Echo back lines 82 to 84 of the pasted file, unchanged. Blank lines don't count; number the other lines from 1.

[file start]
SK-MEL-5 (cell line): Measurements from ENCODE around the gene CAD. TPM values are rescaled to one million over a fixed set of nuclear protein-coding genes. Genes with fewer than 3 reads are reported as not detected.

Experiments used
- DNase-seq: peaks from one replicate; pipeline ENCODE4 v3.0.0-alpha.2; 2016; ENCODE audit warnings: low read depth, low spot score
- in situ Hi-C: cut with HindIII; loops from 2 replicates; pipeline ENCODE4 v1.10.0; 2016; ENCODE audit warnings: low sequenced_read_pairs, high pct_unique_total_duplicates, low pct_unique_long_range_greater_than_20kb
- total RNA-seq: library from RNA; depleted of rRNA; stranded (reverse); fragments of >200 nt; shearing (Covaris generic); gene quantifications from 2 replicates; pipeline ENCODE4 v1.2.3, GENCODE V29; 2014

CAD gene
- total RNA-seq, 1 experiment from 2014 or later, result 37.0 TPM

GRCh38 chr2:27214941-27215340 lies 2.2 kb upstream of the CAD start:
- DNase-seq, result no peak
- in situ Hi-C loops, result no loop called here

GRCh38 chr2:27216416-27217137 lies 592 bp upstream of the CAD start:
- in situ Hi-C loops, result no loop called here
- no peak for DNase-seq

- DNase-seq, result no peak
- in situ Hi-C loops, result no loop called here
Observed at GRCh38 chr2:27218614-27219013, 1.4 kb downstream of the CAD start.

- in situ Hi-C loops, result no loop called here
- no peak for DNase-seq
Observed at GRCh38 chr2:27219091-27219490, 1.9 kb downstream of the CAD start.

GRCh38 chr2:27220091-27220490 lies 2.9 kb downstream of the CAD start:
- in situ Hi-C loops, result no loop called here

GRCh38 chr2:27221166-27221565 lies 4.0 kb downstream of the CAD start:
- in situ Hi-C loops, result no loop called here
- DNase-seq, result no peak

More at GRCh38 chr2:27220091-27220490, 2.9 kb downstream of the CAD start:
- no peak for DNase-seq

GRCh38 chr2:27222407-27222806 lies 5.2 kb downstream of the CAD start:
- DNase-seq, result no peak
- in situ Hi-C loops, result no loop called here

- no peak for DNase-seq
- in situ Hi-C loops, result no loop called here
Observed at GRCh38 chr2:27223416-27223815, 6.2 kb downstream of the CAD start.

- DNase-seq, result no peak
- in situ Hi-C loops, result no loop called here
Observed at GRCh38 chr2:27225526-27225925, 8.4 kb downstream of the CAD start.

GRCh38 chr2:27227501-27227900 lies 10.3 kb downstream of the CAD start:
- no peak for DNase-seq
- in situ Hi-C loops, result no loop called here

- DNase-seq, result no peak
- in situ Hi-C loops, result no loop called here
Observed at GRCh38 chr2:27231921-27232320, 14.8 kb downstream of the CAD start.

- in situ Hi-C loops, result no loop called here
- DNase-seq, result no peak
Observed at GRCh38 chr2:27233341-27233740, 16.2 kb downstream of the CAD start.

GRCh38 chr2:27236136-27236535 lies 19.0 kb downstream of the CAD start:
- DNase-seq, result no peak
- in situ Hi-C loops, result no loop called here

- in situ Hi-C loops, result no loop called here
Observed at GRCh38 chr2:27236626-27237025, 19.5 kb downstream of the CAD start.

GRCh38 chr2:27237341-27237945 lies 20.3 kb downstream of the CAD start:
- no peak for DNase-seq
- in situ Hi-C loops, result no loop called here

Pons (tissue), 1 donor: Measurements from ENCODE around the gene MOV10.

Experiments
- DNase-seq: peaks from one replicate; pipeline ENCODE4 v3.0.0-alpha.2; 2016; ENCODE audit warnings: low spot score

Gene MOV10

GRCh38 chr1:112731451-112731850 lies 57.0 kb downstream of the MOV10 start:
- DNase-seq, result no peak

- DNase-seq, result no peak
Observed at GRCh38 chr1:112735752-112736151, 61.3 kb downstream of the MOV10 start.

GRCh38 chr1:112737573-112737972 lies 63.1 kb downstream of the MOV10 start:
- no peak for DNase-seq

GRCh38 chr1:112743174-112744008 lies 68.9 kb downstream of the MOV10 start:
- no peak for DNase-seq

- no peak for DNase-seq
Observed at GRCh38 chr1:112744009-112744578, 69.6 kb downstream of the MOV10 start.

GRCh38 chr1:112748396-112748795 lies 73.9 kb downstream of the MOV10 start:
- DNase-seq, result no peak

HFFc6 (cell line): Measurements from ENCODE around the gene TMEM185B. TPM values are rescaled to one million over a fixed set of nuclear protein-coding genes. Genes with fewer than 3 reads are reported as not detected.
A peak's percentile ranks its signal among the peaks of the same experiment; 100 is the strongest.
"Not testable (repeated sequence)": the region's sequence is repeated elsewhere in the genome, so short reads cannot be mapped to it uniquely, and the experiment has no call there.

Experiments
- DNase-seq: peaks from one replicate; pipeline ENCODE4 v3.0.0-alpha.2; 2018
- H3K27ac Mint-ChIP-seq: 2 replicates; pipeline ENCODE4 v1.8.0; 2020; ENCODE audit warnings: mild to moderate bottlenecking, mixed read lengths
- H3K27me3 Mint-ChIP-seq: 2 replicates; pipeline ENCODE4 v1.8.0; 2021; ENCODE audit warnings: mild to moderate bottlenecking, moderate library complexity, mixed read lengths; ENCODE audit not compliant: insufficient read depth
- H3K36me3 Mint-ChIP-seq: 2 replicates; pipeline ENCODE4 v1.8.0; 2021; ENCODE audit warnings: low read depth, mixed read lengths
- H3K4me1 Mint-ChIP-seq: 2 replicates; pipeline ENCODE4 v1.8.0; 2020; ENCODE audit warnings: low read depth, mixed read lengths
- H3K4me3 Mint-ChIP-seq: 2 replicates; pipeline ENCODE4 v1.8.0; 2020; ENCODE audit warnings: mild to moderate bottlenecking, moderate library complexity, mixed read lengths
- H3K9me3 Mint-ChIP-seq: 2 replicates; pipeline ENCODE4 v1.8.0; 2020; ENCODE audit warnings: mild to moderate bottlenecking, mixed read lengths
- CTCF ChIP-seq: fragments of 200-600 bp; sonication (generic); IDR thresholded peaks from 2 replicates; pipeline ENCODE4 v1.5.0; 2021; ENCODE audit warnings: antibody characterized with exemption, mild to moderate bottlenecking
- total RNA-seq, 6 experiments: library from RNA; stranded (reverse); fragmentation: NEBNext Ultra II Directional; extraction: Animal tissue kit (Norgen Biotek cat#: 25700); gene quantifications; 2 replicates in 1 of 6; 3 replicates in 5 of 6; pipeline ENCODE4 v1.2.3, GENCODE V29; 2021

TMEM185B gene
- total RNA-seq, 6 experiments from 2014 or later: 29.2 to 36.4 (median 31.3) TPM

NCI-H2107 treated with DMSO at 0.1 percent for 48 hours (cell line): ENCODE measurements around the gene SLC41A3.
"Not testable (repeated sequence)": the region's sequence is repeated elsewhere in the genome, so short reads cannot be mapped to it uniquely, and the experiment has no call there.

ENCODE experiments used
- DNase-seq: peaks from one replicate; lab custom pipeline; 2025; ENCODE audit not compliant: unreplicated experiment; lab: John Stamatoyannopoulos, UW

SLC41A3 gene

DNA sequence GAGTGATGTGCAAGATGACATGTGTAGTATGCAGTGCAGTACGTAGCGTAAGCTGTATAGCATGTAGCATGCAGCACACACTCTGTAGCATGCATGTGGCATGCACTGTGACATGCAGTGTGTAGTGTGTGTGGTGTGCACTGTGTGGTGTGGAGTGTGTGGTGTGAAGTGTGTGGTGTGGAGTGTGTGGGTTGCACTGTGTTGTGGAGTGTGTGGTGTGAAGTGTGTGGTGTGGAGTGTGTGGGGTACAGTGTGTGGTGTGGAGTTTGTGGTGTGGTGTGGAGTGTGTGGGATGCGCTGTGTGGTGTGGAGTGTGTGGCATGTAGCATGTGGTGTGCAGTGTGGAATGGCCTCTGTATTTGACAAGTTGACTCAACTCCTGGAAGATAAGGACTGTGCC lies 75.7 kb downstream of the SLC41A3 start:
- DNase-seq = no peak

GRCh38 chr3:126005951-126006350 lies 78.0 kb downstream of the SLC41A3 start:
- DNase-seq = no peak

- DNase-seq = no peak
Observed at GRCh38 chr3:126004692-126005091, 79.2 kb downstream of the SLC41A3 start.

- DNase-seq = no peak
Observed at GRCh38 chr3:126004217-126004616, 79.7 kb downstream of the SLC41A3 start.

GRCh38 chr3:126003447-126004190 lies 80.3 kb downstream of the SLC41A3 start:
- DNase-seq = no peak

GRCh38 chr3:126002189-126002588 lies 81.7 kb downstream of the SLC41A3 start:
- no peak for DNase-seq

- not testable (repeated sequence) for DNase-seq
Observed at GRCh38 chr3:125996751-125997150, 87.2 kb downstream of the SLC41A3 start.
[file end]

TMEM185B gene
- total RNA-seq, 6 experiments from 2014 or later: 29.2 to 36.4 (median 31.3) TPM

NCI-H2107 treated with DMSO at 0.1 percent for 48 hours (cell line): ENCODE measurements around the gene SLC41A3.